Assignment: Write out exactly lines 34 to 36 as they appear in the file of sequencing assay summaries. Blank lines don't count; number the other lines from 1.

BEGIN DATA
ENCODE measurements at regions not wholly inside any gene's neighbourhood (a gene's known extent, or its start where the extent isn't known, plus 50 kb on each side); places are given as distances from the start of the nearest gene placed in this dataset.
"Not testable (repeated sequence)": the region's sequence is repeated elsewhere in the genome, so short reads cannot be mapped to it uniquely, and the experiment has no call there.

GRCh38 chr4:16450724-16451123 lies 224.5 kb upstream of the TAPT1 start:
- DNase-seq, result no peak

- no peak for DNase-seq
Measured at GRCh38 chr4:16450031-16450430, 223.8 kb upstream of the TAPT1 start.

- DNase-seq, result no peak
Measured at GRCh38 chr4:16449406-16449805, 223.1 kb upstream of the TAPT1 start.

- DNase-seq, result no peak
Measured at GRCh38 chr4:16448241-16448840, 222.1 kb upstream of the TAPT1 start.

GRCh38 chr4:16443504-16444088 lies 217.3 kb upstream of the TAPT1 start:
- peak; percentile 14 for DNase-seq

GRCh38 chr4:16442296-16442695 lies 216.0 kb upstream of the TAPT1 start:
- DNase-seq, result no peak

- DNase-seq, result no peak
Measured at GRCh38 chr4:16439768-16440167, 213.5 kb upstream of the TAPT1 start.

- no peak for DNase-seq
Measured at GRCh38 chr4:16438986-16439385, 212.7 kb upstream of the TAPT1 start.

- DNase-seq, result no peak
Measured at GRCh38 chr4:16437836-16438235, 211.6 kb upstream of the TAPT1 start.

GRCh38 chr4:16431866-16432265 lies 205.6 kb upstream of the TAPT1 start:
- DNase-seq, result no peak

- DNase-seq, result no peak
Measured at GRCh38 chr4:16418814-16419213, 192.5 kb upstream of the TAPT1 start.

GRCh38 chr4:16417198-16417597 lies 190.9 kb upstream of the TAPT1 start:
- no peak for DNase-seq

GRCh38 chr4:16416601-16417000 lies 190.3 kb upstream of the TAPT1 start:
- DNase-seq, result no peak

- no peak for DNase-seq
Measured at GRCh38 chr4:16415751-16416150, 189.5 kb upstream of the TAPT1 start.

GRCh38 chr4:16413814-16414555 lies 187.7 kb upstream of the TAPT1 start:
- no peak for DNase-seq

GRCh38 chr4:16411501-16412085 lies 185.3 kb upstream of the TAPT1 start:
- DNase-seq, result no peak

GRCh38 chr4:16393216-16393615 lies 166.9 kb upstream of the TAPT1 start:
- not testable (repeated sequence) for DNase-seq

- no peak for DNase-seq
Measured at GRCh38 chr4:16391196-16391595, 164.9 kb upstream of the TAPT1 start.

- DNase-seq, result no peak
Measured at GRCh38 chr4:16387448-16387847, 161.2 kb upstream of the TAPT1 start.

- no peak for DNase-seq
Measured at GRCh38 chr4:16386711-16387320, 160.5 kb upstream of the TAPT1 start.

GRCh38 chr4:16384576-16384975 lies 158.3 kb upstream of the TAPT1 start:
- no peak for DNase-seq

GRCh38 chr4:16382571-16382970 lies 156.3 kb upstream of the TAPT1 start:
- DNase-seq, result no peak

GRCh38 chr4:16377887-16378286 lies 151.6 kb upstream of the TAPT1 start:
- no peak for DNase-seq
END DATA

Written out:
- DNase-seq, result no peak

GRCh38 chr4:16393216-16393615 lies 166.9 kb upstream of the TAPT1 start:
- not testable (repeated sequence) for DNase-seq